Our Next Energy presents 240-Ah cell with high energy density

The US battery start-up Our Next Energy (ONE), which is supported by BMW, has presented a large-format prismatic “anode-free” 240 Ah cell with an energy density of 1,007 Wh/l. This cell can also be manufactured much more cheaply. In addition, this cell is said to be significantly cheaper to manufacture.

In the release announcing the new 240 Ah cell, Our Next Energy states that cell-level costs are expected to be reduced to $50 per kilowatt-hour. The cell is said to be the result of 12 months of research and development.

A technical note: The term “anode-free” is of course not a technically correct statement, the battery still has a positive and a negative pole. However, since such “anode-free” battery cells do not require the classic equipment for anode production and for processing the graphite used there, this term has become established in the battery industry. The remaining anode is made of metal.

Since such a metal anode is much easier to produce than the coated graphite or silicon anodes, the elimination of these production facilities contributes significantly to the cost savings. “Our prismatic anode-free cell is produced with approximately half of current cell manufacturing equipment for equivalent capacity, allowing us to sharply reduce scale-up cost,” says Mujeeb Ijaz, founder and CEO of ONE.

In the future, the cheaper 240 Ah cell should also help ONE’s so-called Gemini battery pack to be built commercially in series from 2026. This is a dual-chemistry architecture: the Gemini battery pack combines the 240 Ah cell with robust and durable LFP cells. A new prototype of this mixed battery pack will be installed and tested in a BMW iX before the end of this year. The target is 965 kilometres of range in the vehicle.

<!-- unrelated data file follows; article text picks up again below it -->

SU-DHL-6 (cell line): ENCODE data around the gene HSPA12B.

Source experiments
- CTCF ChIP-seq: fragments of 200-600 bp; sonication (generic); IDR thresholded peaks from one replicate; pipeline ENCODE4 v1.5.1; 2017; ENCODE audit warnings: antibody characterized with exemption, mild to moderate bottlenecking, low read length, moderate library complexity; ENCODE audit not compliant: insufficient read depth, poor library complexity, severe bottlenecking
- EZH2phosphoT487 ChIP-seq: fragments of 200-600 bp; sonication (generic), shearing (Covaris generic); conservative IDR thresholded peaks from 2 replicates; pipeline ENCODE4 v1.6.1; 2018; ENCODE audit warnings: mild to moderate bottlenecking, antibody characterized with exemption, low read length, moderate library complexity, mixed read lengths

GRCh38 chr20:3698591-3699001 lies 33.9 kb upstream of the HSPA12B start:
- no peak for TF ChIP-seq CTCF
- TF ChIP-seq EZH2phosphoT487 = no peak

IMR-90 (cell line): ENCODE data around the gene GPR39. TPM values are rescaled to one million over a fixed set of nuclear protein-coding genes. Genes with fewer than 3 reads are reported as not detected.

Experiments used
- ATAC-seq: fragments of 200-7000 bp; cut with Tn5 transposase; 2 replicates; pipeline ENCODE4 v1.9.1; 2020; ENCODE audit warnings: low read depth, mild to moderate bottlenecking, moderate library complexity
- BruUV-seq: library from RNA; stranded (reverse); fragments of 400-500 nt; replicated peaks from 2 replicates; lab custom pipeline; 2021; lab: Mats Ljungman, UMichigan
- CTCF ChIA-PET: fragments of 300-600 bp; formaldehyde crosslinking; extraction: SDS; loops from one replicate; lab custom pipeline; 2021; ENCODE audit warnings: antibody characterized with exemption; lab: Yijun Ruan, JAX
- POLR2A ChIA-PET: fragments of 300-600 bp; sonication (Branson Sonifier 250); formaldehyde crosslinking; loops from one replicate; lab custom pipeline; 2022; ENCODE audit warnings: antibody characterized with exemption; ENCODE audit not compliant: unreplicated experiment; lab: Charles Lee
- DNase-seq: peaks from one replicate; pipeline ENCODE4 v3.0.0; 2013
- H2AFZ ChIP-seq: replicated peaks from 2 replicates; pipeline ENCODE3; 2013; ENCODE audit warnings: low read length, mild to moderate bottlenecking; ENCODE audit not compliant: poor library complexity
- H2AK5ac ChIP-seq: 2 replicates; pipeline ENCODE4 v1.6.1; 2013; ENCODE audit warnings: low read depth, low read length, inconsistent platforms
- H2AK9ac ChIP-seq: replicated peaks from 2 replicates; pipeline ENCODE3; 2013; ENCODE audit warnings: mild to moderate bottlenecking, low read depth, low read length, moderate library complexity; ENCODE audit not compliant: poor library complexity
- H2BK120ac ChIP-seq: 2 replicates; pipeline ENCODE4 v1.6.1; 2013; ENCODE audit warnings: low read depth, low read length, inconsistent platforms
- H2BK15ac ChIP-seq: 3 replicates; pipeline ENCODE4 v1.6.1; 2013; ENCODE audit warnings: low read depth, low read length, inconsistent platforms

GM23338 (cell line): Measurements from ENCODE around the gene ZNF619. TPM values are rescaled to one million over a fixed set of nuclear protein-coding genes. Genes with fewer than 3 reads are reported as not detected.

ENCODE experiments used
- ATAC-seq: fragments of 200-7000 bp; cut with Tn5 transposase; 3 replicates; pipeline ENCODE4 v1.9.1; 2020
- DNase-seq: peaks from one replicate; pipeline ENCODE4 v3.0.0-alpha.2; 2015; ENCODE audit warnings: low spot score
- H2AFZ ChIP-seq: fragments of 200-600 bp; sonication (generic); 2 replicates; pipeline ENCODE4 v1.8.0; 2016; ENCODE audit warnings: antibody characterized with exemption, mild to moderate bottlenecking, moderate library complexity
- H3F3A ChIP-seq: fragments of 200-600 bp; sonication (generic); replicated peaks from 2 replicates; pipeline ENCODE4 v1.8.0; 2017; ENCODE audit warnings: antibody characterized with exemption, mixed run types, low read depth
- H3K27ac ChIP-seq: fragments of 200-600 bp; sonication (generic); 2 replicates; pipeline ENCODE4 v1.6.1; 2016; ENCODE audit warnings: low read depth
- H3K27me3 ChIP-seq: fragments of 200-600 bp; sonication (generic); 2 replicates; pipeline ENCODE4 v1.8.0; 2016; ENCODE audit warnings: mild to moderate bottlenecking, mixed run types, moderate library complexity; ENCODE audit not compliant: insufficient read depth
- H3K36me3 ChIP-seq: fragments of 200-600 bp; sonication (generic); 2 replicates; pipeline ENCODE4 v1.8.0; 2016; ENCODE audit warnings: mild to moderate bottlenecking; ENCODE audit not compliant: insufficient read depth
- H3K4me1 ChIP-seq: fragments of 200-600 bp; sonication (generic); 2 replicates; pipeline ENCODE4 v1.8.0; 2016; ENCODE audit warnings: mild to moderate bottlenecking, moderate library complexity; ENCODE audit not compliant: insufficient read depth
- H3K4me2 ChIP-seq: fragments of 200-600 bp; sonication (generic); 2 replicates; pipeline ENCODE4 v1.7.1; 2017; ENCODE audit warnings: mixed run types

The mixed battery pack is also the secret with which ONE wants to make anode-free cells suitable for automotive use at all: Actually, such cells, which basically function like a lithium metal battery, have too short a service life for automotive use. By combining them with the LFP cells, the “cycle and peak power requirements are to be reduced by 90 per cent”, according to the company. In the Gemini battery, ” each special chemistry should be able to focus on different functions”: The LFP cells take care of the shorter distances, while the particularly energy-dense anode-free cells store the power for longer distances. In other words, the high-energy cells are a kind of range extender.

The combined system should offer a lifespan of 250,000 miles, or just over 400,000 kilometres, according to ONE. Technically, such a combined battery pack may be possible and offer advantages on paper for some customer groups. But the real-world tests could provide important insights into how such a system works in everyday life, or how the system needs to manage the cells – for example, when the high-energy range extender cells have a high charge level, but then there is no long-distance driving ahead for a while.

In the press release, Steven Kaye, Chief Technical Officer of ONE, emphasises the simple design of the new cells, as they have been scaled up by a factor of 100 in less than a year – from a 2 Ah pouch cell to the 240 Ah prismatic cell. However, the cell is not yet fully developed: currently, an NMC cathode is installed. By the time series production starts in 2026, it should no longer contain cobalt and the nickel content should drop to around 26 per cent – with a correspondingly higher manganese content.

ONE is also planning to build a battery factory in the USA with an annual capacity of 20 GWh.

With reporting by Sebastian Schaal, Germany.



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